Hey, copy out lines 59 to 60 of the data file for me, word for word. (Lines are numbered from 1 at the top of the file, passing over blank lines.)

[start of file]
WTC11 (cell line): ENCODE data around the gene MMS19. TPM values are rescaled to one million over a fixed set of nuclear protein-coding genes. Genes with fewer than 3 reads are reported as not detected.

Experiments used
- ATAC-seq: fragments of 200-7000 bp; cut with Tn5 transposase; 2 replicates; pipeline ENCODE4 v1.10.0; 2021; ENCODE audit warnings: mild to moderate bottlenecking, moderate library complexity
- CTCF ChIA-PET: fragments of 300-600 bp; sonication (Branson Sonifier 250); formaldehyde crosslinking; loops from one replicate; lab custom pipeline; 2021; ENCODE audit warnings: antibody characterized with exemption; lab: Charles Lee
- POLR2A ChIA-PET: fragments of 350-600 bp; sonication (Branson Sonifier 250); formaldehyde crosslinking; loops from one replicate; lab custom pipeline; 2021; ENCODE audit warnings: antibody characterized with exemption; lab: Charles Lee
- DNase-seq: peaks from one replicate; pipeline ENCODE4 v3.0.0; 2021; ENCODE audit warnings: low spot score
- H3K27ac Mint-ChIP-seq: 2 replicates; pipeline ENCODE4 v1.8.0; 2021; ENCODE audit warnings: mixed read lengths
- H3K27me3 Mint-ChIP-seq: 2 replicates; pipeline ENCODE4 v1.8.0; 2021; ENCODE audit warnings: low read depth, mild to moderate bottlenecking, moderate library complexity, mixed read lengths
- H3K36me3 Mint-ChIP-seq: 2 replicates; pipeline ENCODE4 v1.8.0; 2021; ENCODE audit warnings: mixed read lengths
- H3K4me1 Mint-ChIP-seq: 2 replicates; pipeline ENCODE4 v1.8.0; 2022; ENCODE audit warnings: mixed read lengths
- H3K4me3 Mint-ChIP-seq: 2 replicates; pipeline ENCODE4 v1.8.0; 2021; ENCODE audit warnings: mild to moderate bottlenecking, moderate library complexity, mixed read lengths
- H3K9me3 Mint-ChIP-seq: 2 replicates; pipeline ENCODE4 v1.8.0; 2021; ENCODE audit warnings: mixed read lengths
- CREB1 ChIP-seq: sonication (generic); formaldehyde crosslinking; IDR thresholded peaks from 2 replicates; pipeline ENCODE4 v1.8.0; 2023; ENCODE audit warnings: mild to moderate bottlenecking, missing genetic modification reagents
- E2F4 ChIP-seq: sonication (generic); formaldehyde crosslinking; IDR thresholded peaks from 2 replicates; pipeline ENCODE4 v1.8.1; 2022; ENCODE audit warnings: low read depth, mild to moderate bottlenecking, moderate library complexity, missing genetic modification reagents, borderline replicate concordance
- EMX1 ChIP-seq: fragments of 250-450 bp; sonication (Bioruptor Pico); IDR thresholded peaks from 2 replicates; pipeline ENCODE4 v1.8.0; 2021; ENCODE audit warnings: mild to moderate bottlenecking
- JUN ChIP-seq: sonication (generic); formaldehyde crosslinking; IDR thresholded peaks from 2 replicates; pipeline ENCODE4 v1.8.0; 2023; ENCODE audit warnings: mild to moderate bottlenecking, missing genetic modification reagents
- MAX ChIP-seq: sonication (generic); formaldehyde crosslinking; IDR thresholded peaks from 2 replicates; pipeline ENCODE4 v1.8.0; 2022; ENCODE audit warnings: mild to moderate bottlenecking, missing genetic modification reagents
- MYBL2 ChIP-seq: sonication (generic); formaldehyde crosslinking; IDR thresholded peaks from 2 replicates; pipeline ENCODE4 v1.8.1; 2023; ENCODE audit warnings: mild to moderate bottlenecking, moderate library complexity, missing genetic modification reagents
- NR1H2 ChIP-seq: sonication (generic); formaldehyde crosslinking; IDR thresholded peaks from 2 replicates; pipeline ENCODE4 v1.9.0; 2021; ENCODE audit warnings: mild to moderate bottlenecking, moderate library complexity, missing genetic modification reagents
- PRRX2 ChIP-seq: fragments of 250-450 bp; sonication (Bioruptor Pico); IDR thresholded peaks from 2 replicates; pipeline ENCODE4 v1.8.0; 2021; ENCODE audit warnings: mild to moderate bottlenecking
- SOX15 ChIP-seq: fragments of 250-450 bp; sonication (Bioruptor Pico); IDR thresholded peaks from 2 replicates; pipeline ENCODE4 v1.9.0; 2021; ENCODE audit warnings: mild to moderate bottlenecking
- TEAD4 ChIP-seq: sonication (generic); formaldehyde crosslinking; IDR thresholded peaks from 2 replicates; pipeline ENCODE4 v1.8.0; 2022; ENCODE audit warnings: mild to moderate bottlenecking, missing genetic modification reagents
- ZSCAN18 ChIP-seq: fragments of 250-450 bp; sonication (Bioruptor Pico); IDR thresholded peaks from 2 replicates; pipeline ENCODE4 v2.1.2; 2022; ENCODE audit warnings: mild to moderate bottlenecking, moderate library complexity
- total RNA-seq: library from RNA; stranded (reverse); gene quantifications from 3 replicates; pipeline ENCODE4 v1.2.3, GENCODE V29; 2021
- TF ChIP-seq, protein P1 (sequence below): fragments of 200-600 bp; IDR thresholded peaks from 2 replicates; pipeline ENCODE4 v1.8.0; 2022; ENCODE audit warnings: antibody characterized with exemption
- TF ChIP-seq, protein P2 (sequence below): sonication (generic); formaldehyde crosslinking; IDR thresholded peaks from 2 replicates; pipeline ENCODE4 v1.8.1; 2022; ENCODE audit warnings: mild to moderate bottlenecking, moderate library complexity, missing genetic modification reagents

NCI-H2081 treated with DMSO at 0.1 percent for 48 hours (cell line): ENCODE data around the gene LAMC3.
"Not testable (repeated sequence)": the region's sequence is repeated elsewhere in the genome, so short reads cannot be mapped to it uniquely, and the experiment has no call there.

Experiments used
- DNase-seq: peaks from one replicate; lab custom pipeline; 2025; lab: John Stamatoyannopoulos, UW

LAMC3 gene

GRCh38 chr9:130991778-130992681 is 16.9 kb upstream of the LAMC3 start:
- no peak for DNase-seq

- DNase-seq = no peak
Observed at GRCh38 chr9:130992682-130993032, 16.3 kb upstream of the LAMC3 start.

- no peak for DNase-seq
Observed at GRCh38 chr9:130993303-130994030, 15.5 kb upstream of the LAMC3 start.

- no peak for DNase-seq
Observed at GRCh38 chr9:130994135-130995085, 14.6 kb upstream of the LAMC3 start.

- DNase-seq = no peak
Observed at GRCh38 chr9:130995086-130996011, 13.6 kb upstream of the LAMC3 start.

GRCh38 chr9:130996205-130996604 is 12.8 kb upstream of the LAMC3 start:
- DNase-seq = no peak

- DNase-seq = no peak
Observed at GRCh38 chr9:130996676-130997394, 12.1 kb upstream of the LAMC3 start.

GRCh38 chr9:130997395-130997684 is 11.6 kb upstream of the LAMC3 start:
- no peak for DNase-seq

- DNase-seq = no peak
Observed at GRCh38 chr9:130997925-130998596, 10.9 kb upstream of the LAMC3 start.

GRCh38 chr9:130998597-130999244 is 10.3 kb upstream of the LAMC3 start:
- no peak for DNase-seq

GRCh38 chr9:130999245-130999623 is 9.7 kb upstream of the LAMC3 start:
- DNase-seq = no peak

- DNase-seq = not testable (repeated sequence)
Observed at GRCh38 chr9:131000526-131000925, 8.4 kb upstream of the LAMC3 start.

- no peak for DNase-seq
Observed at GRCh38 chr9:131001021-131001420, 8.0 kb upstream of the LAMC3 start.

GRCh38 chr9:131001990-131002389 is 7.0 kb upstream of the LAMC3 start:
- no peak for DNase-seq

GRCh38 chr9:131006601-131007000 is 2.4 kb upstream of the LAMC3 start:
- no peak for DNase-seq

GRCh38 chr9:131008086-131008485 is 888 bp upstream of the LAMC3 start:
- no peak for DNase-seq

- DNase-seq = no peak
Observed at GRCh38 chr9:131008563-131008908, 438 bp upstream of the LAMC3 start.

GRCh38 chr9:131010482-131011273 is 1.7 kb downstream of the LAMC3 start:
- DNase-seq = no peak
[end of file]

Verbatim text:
- no peak for DNase-seq

GRCh38 chr9:131006601-131007000 is 2.4 kb upstream of the LAMC3 start: